The ND Learning team is committed to supporting your development of equitable teaching practices in order to serve students of all backgrounds and abilities.
“Teaching inclusively means embracing student diversity in all forms — race, ethnicity, gender, disability, socioeconomic background, ideology, even personality traits like introversion — as an asset. It means designing and teaching courses in ways that foster talent in all students, but especially those who come from groups traditionally underrepresented in higher education” (Sathy & Hogan, 2019).
Inclusive teaching moves beyond the specific content we deliver to students (readings, assignment descriptions, research, etc.) to also address our pedagogical practices more broadly. How can we interact with our students in equitable ways? How do we organize the classroom space to make it more democratic and accessible? Which student identities are prioritized and/or marginalized through the classroom activities we select? Inclusive pedagogy asks us to continually reflect upon our teaching practices in order to support learners from all backgrounds. Research shows that when we do so, black, indigenous, and students of color can experience improved cognitive development and self-confidence in the classroom (Chang et al., 2016). Inclusive pedagogy also extends beyond the classroom because students who experience cross-racial dialogues and diversity initiatives during college are more likely to be open to and accepting of diversity in their post-university lives (Shim & Perez, 2018).
We offer a range of programming and resources to help faculty, staff, and other campus partners generate inclusive learning experiences.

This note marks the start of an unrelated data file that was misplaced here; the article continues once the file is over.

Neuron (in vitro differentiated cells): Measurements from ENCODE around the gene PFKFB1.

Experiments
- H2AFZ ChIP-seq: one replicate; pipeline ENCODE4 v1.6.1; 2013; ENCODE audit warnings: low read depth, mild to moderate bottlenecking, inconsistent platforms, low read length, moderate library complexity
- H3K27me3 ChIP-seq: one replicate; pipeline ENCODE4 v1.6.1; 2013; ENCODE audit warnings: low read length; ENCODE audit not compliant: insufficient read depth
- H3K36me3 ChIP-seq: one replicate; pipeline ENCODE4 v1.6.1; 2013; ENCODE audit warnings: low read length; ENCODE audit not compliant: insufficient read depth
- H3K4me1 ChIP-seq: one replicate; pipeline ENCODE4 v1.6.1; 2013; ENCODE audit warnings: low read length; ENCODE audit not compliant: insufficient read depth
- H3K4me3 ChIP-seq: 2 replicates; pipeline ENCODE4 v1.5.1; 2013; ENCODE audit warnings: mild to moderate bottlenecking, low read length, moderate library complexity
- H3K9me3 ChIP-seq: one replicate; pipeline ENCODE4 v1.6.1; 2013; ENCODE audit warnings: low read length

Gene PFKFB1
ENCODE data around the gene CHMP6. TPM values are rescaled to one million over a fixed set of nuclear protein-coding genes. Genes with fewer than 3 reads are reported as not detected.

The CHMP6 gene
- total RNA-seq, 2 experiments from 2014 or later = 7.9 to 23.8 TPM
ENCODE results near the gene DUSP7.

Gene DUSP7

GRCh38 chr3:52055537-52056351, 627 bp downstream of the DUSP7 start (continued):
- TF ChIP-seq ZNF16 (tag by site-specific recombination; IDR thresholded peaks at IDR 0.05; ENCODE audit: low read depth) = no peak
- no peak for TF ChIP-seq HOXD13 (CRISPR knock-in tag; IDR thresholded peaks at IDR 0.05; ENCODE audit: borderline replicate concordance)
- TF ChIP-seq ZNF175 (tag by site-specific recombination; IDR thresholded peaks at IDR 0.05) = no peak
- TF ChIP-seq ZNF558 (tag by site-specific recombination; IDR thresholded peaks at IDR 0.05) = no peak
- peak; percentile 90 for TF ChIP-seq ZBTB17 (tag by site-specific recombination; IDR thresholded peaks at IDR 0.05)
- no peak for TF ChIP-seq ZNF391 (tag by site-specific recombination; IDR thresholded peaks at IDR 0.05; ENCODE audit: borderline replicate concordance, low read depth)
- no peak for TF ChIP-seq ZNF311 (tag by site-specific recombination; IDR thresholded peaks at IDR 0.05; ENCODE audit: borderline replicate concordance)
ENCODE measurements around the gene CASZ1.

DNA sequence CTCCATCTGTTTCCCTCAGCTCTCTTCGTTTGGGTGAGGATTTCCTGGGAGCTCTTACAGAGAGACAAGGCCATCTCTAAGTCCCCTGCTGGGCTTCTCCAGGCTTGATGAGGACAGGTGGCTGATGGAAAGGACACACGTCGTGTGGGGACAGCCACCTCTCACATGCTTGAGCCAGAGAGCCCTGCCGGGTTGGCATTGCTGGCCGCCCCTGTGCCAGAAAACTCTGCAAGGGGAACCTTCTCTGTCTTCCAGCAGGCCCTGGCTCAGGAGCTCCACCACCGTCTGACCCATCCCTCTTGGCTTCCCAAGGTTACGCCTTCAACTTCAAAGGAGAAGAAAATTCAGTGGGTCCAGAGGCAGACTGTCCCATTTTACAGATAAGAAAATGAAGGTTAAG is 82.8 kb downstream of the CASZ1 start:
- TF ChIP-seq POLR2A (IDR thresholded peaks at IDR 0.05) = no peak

We can help you explore and address DEI (diversity, equity, and inclusion) topics such as:
- Inclusive curriculum design and syllabus development
- Creating equitable assessments, assignment descriptions, discussions, and more
- Crafting an effective diversity statement
- Implementing anti-racist teaching practices
- Facilitating difficult conversations that may arise from course content, group dynamics, or other classroom scenarios
- Responding to microaggressions
- Addressing challenging instructor/student interactions
We offer a variety of ways to engage with inclusive pedagogy including workshops, individual teaching consultations, reading groups, and programmatic DEI assessments for specific departments.
We can also develop customized workshops on DEI topics that are of interest to your specific discipline, department, or academic program. The goal of these targeted workshops is to combine conceptual knowledge of DEI issues with practical, skills-based exercises and resources. If you would like to commission a new or existing workshop for your academic unit, please contact Alex Oxner, our Assistant Program Director for Inclusive Teaching (firstname.lastname@example.org)